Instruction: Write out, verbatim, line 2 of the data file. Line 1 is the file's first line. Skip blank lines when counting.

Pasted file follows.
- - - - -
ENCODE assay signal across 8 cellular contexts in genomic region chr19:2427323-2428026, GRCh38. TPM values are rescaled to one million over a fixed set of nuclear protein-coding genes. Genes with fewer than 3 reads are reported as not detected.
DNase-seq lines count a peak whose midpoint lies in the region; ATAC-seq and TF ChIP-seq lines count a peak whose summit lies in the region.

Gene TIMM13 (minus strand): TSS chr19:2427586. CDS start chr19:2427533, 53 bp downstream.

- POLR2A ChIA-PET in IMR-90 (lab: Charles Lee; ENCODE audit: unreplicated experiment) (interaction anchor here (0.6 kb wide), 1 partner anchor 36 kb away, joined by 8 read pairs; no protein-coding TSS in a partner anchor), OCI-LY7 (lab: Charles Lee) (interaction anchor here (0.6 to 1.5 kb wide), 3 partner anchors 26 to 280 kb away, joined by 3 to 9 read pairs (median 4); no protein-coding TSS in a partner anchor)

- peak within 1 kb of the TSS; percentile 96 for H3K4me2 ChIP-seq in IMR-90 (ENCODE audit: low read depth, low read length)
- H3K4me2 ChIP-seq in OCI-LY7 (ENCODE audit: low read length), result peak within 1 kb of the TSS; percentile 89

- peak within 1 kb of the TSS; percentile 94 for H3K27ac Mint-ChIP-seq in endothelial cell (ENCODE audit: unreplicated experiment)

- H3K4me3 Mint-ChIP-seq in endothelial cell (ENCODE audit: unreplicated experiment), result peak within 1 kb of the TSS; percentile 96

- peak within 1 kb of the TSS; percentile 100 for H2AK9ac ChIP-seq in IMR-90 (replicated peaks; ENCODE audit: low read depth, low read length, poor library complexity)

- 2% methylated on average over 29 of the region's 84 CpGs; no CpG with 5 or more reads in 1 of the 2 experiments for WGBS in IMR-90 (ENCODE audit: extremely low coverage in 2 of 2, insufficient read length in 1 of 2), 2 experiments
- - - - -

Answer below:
DNase-seq lines count a peak whose midpoint lies in the region; ATAC-seq and TF ChIP-seq lines count a peak whose summit lies in the region.